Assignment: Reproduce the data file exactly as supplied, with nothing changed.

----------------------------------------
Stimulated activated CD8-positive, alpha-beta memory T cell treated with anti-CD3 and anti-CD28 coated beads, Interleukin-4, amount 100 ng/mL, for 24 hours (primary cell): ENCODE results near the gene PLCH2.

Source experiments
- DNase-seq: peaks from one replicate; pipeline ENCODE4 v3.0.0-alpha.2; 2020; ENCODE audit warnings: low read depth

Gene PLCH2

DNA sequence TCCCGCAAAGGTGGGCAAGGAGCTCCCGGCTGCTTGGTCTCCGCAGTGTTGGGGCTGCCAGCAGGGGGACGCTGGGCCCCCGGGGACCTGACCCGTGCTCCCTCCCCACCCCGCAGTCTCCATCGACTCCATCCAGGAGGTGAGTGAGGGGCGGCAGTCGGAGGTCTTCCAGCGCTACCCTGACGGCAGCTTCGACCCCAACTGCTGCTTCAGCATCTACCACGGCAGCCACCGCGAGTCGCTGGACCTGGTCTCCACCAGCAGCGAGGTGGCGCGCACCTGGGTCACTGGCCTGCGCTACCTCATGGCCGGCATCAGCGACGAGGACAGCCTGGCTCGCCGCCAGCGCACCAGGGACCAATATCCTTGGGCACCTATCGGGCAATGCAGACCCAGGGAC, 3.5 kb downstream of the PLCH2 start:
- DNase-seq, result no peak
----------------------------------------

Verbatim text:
Stimulated activated CD8-positive, alpha-beta memory T cell treated with anti-CD3 and anti-CD28 coated beads, Interleukin-4, amount 100 ng/mL, for 24 hours (primary cell): ENCODE results near the gene PLCH2.

Source experiments
- DNase-seq: peaks from one replicate; pipeline ENCODE4 v3.0.0-alpha.2; 2020; ENCODE audit warnings: low read depth

Gene PLCH2

DNA sequence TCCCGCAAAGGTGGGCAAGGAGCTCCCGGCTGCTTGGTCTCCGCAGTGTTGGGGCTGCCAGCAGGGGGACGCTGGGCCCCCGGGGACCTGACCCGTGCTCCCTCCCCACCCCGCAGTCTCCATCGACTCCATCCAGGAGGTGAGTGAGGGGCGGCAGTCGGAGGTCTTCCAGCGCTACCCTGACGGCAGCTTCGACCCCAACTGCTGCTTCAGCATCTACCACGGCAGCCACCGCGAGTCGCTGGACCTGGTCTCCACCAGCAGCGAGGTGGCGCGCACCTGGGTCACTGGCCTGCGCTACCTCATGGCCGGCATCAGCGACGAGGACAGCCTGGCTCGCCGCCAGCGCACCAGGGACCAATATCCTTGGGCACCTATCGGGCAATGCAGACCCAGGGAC, 3.5 kb downstream of the PLCH2 start:
- DNase-seq, result no peak